New projects announced by DMU and city council to improve lives of thousands in Leicester


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Leicester’s recovery after the Covid-19 pandemic and the climate emergency will be the focus of the innovative Local+ projects that aim to improve the lives of thousands living in the city.

Local+ is a joint initiative between De Montfort University and Leicester City Council that sees academics and researchers working with their local authority colleagues on projects that benefit the community.

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Projects have now been agreed for the scheme’s second year with helping the communities of Leicester recover from the Covid-19 pandemic making up two of the five projects selected from a shortlist of 19 proposals.

Professor Bertha Ochieng, an expert in integrated health and social care, will lead a project looking at mental health and psychological resilience among Leicester’s communities as the city emerges from the longest lockdown in Britain.

She will be working with colleagues, students and the city’s Public Health Department in looking at the mental health of people during the pandemic and ensuing lockdown. The team will provide in-depth information from at-risk communities about their resilience and coping strategies, provide expert advice to practitioners on safer ways to engage with communities and develop an action plan on the city’s mental health post-Covid-19.

Dr Kennetta Hammond Perry, the director of the Stephen Lawrence Research Centre, will lead the Other Track and Trace project looking at mitigating the effects of Covid-19 on pre-existing disparities in education in Leicester.

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The project aims to measure the impact of the response to the pandemic within Leicester's secondary schools over this year, monitor and evaluate the responses of schools, educators, parents/guardians and students to assess where Covid-19 impacts are most acutely felt, and develop recommendations that can be undertaken in collaboration with local schools to mitigate that impact.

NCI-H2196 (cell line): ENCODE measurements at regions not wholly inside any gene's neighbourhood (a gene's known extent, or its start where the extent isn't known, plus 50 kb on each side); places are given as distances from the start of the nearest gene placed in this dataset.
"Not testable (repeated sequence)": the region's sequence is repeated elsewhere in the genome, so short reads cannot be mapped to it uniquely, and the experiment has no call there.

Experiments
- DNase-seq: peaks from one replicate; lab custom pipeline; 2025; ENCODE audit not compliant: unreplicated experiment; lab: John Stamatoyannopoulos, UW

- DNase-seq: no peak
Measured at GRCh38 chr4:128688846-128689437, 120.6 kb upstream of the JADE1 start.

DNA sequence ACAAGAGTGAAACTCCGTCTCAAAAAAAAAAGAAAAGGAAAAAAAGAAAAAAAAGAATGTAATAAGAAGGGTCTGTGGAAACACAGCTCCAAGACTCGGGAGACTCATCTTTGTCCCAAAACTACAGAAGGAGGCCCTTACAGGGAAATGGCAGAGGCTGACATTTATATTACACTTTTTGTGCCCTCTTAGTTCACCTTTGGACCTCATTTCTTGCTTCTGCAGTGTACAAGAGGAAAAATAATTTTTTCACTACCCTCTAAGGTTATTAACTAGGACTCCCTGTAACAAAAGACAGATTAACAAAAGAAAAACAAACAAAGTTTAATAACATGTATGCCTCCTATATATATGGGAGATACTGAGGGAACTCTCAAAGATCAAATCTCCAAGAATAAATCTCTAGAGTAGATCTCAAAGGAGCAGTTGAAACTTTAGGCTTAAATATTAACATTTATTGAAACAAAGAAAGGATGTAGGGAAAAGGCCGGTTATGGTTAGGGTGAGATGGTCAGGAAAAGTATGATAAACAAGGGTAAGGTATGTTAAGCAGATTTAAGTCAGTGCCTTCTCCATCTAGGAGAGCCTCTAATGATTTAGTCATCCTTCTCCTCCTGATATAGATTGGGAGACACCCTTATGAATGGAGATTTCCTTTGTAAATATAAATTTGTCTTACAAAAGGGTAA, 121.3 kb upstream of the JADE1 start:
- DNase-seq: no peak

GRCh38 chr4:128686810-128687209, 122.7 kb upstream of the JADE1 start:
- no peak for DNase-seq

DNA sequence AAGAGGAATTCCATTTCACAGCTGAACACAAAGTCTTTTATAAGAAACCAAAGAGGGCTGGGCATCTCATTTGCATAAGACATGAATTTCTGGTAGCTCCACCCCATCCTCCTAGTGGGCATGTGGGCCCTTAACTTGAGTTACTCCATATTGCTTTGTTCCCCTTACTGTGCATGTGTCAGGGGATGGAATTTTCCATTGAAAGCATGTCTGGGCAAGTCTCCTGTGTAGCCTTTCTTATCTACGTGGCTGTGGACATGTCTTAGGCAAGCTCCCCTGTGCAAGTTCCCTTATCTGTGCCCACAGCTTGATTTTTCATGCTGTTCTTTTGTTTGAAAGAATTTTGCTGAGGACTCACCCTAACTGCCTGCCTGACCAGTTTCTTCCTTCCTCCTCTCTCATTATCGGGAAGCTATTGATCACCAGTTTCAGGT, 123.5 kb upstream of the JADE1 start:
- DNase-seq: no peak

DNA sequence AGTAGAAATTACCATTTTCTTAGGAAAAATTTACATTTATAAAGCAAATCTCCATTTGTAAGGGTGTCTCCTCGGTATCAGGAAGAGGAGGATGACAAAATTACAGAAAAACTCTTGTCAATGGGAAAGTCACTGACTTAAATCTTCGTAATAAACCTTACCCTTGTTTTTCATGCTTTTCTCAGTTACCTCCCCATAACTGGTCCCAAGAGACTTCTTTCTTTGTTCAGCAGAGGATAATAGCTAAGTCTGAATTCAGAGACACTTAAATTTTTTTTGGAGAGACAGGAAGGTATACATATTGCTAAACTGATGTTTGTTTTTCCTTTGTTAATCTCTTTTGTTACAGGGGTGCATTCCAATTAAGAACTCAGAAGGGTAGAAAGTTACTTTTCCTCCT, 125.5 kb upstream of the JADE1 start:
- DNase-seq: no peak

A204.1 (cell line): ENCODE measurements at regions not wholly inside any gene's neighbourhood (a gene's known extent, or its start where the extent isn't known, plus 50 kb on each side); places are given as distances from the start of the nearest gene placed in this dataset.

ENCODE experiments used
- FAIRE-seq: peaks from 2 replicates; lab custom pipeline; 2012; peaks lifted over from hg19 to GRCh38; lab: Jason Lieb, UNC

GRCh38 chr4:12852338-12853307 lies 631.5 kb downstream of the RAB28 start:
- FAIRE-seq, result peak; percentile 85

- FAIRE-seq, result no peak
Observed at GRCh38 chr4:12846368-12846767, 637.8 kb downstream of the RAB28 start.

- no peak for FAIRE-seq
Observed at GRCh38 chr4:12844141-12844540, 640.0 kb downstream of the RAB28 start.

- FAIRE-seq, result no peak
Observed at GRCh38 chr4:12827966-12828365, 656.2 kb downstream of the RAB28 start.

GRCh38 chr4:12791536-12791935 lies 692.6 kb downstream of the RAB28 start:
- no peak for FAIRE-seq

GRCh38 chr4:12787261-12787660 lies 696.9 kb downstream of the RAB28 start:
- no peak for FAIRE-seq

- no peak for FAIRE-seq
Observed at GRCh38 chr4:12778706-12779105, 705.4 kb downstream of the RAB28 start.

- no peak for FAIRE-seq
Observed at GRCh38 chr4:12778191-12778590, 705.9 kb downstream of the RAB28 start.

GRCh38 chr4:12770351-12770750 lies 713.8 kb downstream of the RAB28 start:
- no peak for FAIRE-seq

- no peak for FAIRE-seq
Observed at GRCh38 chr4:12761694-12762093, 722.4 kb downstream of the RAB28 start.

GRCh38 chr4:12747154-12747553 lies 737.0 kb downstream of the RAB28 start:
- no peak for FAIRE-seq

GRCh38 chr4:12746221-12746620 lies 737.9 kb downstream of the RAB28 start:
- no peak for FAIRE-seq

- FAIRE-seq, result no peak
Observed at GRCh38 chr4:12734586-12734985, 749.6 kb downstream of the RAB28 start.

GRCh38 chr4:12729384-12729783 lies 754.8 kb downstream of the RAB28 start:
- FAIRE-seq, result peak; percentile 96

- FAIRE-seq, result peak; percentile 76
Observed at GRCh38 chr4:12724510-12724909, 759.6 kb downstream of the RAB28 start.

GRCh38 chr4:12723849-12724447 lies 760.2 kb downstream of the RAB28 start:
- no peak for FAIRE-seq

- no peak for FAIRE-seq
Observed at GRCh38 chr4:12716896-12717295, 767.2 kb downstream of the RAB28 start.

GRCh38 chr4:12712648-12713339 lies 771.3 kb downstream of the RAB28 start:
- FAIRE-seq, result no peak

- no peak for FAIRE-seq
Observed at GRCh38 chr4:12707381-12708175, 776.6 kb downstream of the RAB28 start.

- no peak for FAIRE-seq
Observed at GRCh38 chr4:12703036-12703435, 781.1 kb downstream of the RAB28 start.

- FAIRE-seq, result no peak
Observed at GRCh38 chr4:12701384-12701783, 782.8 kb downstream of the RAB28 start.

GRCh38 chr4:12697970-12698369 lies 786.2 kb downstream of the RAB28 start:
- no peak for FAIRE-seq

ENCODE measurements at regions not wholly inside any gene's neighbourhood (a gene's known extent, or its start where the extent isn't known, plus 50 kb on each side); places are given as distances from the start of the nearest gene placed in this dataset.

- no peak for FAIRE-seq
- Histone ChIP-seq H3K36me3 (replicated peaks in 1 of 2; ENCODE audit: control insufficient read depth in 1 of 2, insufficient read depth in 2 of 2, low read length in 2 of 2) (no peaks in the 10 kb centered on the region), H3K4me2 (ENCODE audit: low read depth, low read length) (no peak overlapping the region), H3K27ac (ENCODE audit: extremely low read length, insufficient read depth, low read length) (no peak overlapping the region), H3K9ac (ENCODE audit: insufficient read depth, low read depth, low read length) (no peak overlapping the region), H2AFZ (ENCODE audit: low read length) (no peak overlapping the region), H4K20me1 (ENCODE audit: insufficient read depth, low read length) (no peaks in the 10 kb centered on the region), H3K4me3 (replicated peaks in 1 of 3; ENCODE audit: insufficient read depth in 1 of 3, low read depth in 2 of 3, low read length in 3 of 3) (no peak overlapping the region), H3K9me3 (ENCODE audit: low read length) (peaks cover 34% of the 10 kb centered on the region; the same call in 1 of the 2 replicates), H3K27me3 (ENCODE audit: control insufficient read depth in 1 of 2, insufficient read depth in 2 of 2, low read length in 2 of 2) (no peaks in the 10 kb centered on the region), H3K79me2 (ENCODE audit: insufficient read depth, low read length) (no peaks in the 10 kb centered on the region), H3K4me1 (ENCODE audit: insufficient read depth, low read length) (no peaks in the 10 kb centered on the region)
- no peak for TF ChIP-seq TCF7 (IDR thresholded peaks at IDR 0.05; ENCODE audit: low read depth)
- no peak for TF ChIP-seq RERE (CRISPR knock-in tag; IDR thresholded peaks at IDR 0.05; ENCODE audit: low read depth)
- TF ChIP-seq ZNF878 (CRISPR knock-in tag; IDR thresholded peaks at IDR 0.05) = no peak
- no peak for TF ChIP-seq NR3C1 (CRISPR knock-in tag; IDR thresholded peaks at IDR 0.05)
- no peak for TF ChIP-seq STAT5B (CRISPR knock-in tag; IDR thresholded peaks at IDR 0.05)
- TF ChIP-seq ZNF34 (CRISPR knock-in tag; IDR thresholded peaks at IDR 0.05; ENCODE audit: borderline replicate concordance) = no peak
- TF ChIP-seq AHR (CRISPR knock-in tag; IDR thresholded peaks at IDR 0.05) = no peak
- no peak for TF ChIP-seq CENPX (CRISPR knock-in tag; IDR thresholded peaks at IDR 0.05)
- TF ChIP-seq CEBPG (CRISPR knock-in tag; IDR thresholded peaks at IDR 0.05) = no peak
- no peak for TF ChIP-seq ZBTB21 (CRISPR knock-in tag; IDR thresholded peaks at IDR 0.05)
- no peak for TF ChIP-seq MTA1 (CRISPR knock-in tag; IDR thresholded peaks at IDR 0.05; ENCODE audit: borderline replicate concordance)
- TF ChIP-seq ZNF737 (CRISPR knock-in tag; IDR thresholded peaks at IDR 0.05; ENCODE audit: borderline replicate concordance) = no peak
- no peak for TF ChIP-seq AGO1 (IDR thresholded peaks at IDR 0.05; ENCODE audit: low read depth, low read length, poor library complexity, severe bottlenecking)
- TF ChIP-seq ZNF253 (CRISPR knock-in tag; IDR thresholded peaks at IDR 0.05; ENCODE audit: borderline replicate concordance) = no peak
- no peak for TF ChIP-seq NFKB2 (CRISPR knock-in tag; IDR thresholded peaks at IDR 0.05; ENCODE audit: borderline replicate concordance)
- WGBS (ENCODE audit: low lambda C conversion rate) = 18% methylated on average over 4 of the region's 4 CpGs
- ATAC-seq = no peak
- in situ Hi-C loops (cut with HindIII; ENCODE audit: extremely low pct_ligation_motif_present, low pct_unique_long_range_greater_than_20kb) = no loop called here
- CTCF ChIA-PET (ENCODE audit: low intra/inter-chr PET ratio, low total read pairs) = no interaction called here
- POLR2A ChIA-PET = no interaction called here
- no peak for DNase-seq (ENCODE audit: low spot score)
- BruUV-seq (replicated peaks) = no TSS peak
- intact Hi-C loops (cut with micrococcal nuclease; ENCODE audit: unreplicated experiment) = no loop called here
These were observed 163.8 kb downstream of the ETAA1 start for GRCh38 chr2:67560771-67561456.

Dr Andrew Reeves, an expert in energy and sustainable development, will work with the City Council to help guide actions to implement Leicester’s new Climate Emergency Strategy. There is also the Smart City initiative, which aims to improve people’s lives in Leicester by better use of digital technology.

The final project will be led by Associate Professor Neil Stacey and is an extension of his work with the local authority during the first year of the Local+ project on the regeneration of the Stocking Farm and Beaumont Leys estates in Leicester.

Work is being carried out to bring buildings back into use, improve levels of walking and cycle in areas designed in the 1970s with the car is mind and consulting with the communities on what they want to see happen.

The head of the Local+ project Professor David Mba, the university’s Pro-Vice Chancellor for Research and Enterprise, added: “Local+ has proved invaluable to the city in bringing academic expertise to important projects benefiting thousands of people across Leicester, but it has also brought real-life experience of Leicester projects that is then going on to benefit our academics and students.

“The success was demonstrated by the fact we had a total of 19 projects on our shortlist this year and it was a tremendous difficult decision with the City Council to whittle that number down to just the five that are going ahead.”

Posted on Tuesday 8th September 2020

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